-- Also on View: Large-Scale Photos by Malaysian-born Chinese Artist Chee Wang Ng That Pay Homage to Warhol --
FLUSHING, NY, July 10, 2014 – Recent gifts of photographs and silkscreen prints from the Andy Warhol Foundation highlight a new exhibition titled “Andy Warhol’s Photo-Aesthetic and Beyond,” on view at the Godwin-Ternbach Museum at Queens College from September 11 to November 1, 2014. The exhibition, which will include loans from other collections, explores Warhol’s use of photo silkscreen, Polaroid, silver gelatin prints, and black and white print media to create a “photo-aesthetic,” a hallmark style in the genre of Pop Art.
“By presenting images in different media side by side, the exhibition will allow viewers to move back and forth between moments of Warhol’s ‘art,’ ‘work,’ and ‘life’--inseparable parts of a fascinating whole,” says Amy Winter, Godwin-Ternbach Director.
The recently donated color silkscreens include portraits of the iconic American figures Muhammad Ali and Sitting Bull; “portraits” of two famous monuments, the Brooklyn Bridge and Cologne Cathedral; and Ladies and Gentlemen, one image from a series of portraits of New York City transvestites created by Warhol in 1975. These prints were made following Warhol’s usual formula: a Polaroid portrait of the sitter or image was silkscreened onto paper or canvas and then embellished with silkscreen ink in a bright array of nearly psychedelic colors. The gift enhances the Godwin-Ternbach’s already sizable collection of Warhol art, which includes the Campbell’s Soup and Electric Chair suites of photo-silkscreen prints.
"This show gives the public the rare opportunity to see a large compendium of Warhol works, including three complete series, and to understand how his use of photography revolutionized fine art,” notes Winter.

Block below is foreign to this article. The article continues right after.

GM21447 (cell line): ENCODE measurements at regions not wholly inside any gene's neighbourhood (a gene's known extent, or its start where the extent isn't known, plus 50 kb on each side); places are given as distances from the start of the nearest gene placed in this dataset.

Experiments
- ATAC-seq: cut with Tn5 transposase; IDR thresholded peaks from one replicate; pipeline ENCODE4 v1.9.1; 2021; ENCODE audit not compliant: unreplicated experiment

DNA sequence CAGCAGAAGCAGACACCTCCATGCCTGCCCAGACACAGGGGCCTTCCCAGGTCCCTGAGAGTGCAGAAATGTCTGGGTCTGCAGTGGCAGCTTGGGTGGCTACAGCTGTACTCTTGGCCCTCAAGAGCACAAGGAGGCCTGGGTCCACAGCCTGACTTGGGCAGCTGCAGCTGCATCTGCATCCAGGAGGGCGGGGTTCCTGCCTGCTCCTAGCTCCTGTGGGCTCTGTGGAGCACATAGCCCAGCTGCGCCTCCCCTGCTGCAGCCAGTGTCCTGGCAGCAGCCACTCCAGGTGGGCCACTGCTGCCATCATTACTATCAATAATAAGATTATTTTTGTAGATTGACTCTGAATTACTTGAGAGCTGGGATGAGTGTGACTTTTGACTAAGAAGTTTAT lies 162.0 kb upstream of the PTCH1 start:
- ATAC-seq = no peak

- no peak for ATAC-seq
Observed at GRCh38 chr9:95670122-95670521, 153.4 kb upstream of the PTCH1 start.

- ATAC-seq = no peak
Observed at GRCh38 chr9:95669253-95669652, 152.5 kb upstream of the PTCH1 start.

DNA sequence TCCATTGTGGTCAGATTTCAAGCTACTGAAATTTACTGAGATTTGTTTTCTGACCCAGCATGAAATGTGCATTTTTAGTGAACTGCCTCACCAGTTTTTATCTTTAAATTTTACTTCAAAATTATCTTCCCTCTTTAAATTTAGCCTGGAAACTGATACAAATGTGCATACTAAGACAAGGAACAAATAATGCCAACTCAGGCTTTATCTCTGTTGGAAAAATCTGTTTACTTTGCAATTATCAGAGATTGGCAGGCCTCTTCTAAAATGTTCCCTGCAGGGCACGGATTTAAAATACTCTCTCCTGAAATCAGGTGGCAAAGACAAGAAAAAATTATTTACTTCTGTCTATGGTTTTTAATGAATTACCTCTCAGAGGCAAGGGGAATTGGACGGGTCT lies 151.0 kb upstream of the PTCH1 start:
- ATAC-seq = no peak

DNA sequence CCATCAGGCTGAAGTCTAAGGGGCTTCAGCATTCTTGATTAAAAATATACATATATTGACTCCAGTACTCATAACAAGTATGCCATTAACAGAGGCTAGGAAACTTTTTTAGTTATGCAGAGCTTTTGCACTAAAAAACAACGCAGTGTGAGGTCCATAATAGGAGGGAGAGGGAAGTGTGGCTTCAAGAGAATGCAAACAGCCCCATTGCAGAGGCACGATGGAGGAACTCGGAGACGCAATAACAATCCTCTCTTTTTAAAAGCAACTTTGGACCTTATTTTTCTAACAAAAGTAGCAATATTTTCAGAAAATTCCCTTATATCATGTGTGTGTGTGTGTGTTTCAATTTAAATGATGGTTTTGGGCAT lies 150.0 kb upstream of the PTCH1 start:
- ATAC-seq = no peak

In the planning stages since the Foundation’s first donation of photographs to the Godwin-Ternbach Museum in 2007, the exhibition examines how Warhol’s work countered photography’s realism and highlighted the impact of popular culture. It will show how Warhol transformed fine art following World War II from an elite, romantic practice producing singular, hand-painted works to an aesthetic for everyone that emphasized reproductions and the marketplace.
Appropriating the means and content of mass media, including celebrities, comic books, and advertising, Warhol utilized photo-mechanical reproductive methods, emphasizing the replica vs. the original work of art, often in a mock-serious or ironic tone. As noted by one critic, “a wealth of information about Warhol’s process and his interactions with his sitters is revealed in these images.”
Paired with this exhibition will be four large-scale digital photographs by Malaysian-born Chinese artist Chee Wang Ng, which pay homage to Warhol. In these works Ng visually employs tongue-in-cheek humor--for instance, juxtaposing Campbell’s Soup cans with bowls of rice, a classic Chinese image and metaphor. In doing this, he recontextualizes, challenges and reevaluates Chinese culture, exploring Chinese diaspora identity, a globally underrepresented but immense population, to raise awareness about the diversity of Chinese culture and transformation of its traditions. The public at large will also see Warhol from the fresh perspective of an Asian artist and comprehend the complexity of his work and its global influence.
Further information on “Andy Warhol’s Photo-Aesthetic and Beyond” can be found at the museum’s website: http://qc.cuny.edu/?id=5LF6 . An opening reception will be held on Thursday, September 18, from 6-8 pm. The public is cordially invited.
The Godwin-Ternbach Museum, a part of Queens College’s Kupferberg Center for the Visual and Performing Arts, presents contemporary and historical exhibitions and programs that provide significant educational opportunities and dynamic aesthetic experiences to residents of the borough of Queens and neighboring Manhattan and Long Island. As the only collection of art and artifacts in the borough, housing over 6,000 objects that date from ancient to modern times, the museum introduces many individuals to art and artifacts they might not otherwise encounter. The breadth of these holdings, and the rich resources of the college, allow presentations that enlighten audiences about art and culture—their own traditions and histories and the American scene. Lectures, symposia, gallery talks, workshops, films, concerts, and tours as well as digital displays, catalogues and an active website, complement and interpret the art on view, particularly to serve the needs and interests of local communities. All exhibitions and programs are free.